I am honored to be working in the Veterans Service Center at the Main campus of Glendale Community College. I am a School Certifying Official and Student Services Specialist, which basically means that I have been trained to assist our Veteran Students getting enrolled in classes while utilizing VA Benefits. We serve as a liaison between the Department of Veterans Affairs and the college. I, too, am a Veteran and the one thing I remember most about leaving the military and getting back into civilian life is the transition time being painful. It’s a private battle no one can relate to, unless you have served.
One day you are standing in formation waiting for your name to be announced to be given the Orders for your next duty station or Orders to return home. You spend months marking off the days until you are deployed and honorably discharged. You daydream about the feeling of not having to wake up at 0430 hours or running PT with a cadence ringing in your ears. All of a sudden the day comes when you pack up your belongings in a duffle bag, slap the hands of your fellow comrades in the form of high fives, who are staying behind to finish out the assignment, execute an about face and board the plane to home or the next best place to home, only to find you feel more lost with no direction the minute you land.
The majority of students we come into contact with on a daily basis can concur these feelings. Every step I’m taking, Every move I make feels Lost with no direction, My faith is shaking…. Miley Cyrus sings it best in her song, The Climb.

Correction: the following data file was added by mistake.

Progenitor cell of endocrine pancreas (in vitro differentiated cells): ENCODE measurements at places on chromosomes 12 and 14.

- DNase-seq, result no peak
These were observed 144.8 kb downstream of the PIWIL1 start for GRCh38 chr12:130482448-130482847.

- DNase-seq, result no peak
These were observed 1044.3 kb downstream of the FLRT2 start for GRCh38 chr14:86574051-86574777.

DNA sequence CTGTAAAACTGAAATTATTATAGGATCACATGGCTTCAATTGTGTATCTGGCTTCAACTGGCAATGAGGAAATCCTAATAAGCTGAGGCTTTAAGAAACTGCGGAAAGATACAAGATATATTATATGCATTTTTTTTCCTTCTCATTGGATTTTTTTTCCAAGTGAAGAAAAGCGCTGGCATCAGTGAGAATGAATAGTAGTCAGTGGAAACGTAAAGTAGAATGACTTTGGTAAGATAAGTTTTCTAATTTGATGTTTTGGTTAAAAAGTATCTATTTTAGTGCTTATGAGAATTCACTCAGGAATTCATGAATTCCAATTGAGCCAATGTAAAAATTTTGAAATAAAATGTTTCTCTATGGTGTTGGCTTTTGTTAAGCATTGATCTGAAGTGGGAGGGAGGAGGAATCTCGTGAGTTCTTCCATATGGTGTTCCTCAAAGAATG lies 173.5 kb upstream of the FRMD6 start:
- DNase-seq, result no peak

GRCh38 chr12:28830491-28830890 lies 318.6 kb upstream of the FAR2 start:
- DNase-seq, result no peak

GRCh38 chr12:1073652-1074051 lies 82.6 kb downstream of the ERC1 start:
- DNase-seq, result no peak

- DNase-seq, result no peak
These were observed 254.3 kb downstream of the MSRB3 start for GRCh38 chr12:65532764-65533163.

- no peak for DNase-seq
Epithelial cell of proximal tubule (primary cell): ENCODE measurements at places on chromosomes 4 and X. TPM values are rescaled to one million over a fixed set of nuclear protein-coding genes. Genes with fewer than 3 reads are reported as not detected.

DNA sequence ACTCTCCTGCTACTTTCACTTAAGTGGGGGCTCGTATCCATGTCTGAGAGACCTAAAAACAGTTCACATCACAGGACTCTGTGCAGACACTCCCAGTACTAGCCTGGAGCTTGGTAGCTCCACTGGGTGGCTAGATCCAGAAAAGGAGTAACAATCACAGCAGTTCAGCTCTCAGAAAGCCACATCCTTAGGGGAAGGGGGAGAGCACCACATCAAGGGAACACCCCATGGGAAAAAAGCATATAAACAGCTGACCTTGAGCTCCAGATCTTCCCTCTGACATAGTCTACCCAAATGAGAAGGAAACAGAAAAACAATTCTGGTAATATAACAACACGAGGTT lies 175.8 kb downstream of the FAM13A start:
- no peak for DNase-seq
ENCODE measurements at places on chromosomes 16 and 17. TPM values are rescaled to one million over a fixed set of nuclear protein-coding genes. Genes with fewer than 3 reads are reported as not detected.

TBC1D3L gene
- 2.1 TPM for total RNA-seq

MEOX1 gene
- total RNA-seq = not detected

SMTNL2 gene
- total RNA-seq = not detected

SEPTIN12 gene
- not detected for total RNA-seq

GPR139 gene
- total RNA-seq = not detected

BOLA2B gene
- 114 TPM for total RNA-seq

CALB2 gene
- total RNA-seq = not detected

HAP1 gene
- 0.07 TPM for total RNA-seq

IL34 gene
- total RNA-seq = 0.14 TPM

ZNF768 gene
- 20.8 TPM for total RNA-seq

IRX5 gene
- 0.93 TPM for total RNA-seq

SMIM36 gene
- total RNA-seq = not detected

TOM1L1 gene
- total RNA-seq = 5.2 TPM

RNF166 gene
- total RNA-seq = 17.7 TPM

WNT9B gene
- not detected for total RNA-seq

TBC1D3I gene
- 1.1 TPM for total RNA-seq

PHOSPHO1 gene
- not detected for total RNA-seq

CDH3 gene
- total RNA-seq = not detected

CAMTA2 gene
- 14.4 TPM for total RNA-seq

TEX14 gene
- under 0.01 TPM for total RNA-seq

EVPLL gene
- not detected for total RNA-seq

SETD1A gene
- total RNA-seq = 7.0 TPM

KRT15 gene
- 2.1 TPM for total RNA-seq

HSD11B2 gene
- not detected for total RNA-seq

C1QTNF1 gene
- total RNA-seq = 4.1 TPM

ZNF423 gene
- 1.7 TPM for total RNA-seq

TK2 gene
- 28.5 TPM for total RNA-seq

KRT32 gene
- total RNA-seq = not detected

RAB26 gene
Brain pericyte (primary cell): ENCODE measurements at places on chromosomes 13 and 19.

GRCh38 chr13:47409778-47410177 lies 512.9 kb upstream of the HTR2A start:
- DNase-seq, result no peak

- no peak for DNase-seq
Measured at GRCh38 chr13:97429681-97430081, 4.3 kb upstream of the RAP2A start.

The men and women who serve our Country are trained to do battle and many find themselves continuing to wage a war inside themselves as they enter the academic world, a world much different than the military world. They are facing struggles and they are taking chances. They get knocked down, but I encourage each and every one of them to hold their heads high and keep on trying, keep on fighting.
I have even used the analogy of being a runner. All of us former military folks have run many miles. The first mile was and still remains the worst for me. The same is also true about hiking. The first few miles seem to be the most awkward and my breath often seems more labored. When I meet with our students, I reassure them that, “It is okay to not be okay.” It is okay to doubt. I tell them, “The first few weeks your footing is going to feel awkward and you are going to be overwhelmed. Just like the first mile of a good run – the first few weeks of a new semester can be the worst until you find your groove. Enjoy the journey.”
This bit of advice often brings a smile and a reply, “Thank you, I needed to hear this.” It’s about the journey that gets us to where we are going. And in this song by Miley Cyrus, it’s about the Climb. She says it best, “Ain’t about how fast I get there, Ain’t about what’s waiting on the other side, ‘It’s the Climb.’”
We all can relate to the mountains in our own lives. None of us are exempt to mountains. We just have to keep on moving, keep on climbing, and keep the faith. Enjoy your Climb, Everyone. Let’s help each other and our students to enjoy The Climb!